Build Common Ground!

Images by Robert Lloyd, www.4comculture.com

The exhibition is a subtle reminder of where bigotry begins. I am placing myself outside my comfort zone in order to build my path to tolerance as an artist and a human being. I’ve often heard it said that we are all in this together.  Now I am seeking a consensus on where we can build common ground, around issues that we can support together. If you would like to help build a grassroots movement click on the image below and print it. Gather signatures and email addresses and mail them to: Robert Lloyd 3314 S. Grand Blvd. Spokane WA 99203.

Those of you in the Spokane area who have seen the show and would like to receive a print collect at least 25 signatures and email addresses and bring the list to the reception on Oct 4 4:30 – 6 pm at the JFK Library at Eastern Washington University. You will receive an unframed 11×14 matted print at the end of the show.

How I Saw It: My Path To Tolerance

 

 

 

 

 

 

 

 

 

 

 

 

 

 

 

 

 

“A Path To Tolerance”, selections from over a decade of quiet observations, will be on exhibit at the EWU Downtown Gallery in Cheney Washington. It includes the exhibit “If You Really Knew Me”. 

Below is a review of “If You Really Knew Me” by Jeff Mooring.

I am seldom moved enough to feel compelled to write about art. Somewhere in my head it’s the equivalent of trying to tell someone about a great song, instead of just playing it for them or droning on and on about a game that happened days ago. But compelled I am. The art in this case is the exceptionally well-conceived and executed work of a longtime friend Mr. Robert Lloyd.

Let me start by saying it’s one thing to capture the beauty and energy of a subject which he’s done, but Mr. Lloyd has surpassed that with his vivid, brilliantly colored, larger than life portraits of several women. His subjects, these eye-catching women, are of varying races, ages and stations in life. It’s my understanding that Robert achieved this dazzling effect with some high-tech, modern day alchemy of photography and computer technology. The details of which are far beyond my pay grade and simply don’t matter much when standing in front of these works. But imagine if you would, you stand being transfixed by each portrait and then you’re made aware, as they say in the TV infomercials, “but wait there’s more”. With a quick and easy loading of an app called “Cherry Pix” you can simply aim your phone at a portrait and the image comes to life and you get to hear the story of triumph behind each and every one of these beautiful souls.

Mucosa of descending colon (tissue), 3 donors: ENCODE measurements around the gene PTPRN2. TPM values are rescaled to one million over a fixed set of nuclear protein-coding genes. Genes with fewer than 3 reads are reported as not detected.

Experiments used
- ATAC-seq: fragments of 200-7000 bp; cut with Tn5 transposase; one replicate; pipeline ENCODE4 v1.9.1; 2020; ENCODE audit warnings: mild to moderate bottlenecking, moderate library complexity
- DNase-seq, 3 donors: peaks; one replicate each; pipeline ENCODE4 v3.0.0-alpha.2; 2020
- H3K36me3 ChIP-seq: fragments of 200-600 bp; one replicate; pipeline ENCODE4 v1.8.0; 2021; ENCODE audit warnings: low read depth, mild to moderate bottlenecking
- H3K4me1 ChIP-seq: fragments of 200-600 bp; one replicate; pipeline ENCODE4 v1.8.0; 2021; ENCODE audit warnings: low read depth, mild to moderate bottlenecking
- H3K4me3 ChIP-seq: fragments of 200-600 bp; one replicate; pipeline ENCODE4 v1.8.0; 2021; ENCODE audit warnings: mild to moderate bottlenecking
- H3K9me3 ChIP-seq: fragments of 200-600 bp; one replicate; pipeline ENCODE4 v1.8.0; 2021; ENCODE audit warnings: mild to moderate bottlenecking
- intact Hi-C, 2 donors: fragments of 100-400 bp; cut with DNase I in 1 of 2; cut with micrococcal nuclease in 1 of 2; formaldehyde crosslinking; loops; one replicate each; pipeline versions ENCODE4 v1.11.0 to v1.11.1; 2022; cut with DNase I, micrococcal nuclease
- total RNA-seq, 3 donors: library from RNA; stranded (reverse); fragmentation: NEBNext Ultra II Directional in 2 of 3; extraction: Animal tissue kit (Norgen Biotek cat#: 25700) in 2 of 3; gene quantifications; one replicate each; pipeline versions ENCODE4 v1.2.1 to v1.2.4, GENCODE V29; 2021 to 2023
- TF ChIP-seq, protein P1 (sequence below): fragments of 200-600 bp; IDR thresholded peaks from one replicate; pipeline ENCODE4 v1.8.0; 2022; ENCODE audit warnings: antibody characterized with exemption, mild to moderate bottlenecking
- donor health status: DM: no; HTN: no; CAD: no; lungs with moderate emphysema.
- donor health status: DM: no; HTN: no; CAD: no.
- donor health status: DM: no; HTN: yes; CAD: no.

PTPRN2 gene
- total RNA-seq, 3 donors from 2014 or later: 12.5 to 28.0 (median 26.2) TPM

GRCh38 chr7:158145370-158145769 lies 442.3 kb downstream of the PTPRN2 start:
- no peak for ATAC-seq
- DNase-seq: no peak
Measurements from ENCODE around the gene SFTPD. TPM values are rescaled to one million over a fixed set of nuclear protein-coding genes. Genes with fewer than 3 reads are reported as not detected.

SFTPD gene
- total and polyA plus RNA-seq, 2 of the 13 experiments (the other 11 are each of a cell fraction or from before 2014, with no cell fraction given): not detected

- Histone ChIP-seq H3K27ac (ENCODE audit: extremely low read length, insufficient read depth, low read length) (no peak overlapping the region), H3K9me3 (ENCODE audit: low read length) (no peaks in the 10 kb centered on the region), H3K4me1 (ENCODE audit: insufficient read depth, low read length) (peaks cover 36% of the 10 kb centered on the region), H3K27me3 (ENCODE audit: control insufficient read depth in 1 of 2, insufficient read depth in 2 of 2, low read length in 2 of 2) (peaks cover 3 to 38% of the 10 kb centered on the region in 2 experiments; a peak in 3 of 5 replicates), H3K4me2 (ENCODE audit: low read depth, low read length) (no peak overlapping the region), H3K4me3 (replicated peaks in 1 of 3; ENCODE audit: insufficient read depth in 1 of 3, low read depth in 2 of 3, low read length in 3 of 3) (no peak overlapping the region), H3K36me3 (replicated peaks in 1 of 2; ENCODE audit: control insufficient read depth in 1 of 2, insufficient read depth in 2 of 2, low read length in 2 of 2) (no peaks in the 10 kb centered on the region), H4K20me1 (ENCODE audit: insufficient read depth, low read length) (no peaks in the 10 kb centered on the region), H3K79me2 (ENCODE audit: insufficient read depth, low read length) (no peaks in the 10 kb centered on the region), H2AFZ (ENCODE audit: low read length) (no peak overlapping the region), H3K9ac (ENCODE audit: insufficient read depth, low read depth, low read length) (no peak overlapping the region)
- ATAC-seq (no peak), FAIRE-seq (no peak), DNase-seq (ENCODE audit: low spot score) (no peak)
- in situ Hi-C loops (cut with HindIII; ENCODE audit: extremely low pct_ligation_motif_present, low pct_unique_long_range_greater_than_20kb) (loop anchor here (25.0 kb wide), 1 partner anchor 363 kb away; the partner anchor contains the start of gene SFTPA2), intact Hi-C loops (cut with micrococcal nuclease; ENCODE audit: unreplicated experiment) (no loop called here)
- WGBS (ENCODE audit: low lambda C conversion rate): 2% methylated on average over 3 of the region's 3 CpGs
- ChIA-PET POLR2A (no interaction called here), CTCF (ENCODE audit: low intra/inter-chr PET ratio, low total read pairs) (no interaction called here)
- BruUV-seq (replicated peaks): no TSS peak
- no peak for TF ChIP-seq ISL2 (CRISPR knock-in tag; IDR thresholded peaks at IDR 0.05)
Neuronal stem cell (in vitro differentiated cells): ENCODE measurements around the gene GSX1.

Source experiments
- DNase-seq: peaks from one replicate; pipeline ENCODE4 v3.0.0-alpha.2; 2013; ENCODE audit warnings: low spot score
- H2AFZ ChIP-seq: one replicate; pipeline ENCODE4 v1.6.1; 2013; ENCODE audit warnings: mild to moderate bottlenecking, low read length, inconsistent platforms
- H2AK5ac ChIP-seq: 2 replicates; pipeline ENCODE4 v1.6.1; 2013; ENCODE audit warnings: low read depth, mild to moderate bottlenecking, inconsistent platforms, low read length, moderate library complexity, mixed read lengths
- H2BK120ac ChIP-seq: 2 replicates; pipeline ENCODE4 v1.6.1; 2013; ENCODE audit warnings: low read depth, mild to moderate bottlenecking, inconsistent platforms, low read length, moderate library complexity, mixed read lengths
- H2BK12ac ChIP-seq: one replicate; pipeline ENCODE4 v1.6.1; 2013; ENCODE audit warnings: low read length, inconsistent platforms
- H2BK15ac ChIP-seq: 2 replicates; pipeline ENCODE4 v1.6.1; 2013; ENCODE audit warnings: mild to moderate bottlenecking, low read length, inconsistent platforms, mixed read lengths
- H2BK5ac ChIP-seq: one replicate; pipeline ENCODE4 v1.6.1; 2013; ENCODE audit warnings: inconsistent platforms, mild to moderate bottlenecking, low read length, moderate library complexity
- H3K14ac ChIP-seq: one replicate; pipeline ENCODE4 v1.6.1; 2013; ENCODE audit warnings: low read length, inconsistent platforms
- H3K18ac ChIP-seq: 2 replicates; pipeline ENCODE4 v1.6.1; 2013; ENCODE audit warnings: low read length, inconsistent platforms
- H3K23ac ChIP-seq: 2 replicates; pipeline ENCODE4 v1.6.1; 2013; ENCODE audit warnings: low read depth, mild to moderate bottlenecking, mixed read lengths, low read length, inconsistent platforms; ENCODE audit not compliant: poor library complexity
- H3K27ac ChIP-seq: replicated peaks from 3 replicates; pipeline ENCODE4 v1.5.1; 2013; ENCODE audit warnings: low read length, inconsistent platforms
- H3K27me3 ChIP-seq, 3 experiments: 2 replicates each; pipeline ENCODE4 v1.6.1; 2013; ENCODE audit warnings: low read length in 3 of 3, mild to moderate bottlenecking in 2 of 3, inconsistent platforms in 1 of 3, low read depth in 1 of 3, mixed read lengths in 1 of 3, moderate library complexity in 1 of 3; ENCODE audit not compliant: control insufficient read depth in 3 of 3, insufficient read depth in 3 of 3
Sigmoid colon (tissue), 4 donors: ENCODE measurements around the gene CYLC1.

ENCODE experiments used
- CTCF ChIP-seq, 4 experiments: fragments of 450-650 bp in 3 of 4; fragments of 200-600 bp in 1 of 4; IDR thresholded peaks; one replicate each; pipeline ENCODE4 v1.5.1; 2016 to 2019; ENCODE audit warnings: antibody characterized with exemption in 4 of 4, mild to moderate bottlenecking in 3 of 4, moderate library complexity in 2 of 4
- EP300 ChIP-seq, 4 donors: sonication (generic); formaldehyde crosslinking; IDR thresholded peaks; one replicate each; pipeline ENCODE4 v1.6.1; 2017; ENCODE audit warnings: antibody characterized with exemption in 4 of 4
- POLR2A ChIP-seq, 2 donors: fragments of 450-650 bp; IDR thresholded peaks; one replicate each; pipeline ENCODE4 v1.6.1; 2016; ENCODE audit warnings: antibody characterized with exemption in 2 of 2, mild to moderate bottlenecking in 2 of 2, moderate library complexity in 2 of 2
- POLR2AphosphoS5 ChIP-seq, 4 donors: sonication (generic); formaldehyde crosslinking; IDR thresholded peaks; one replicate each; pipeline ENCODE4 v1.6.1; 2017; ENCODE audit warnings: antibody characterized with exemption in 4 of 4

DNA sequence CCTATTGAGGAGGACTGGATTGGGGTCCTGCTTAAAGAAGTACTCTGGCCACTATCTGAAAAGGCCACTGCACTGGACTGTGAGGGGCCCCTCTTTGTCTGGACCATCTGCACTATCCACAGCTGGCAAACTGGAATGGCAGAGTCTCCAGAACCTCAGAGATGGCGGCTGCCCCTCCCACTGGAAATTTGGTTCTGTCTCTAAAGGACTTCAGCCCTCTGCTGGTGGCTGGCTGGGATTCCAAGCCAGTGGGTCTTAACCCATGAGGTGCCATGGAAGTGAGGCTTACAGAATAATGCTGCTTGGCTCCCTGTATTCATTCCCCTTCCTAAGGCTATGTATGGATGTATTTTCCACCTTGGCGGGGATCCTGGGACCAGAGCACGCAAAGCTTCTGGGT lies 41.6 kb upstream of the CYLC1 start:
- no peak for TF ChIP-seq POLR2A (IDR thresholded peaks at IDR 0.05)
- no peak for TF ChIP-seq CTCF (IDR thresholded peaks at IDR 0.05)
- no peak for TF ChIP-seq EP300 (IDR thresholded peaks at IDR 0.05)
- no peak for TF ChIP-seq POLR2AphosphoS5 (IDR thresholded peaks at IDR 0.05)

The technology I believe is called augmented reality. The film clips were captured, edited and packaged by a local team at Community Minded TV and this collaboration was backed by an entity called The Alliance for Media Arts + Culture. It all comes together seamlessly due to exceptional talents and craftsmanship to be one of the most moving experiences in art that I’ve seen in my 30 some odd years of viewing.

The show titled “If You Really Knew Me” is on exhibit at the East Central Community Center, 500 S. Stone, with plans to travel. Do yourself a favor and make some, take some time… to see this exceptional effort with stories and images that are moving and interconnected in ways that I won’t spoil for you. It costs nothing to enter and may well give you an experience of relating to the lives of these beautiful women that you won’t soon forget, and you’ll feel compelled to tell others about, as have I. If You Really Knew Me by Robert Lloyd
Jeff Mooring

How I Saw It: On July 30th

Would you like to visit our group before you start a coffee group like ours?

First Thursday Meeting At East Central Community Center Aug 2nd 10 AM 500 S Stone St.

Information on First Thursday Coffee Discussion

 

Consensus On Values

Gallery

This gallery contains 1 photo.

  “This” is our Values: Can We Get Consensus On This? We believe in justice for all * We believe in lifting up the disadvantaged * We believe in dismantling unjust criminalization systems * We believe in equal protection under … Continue reading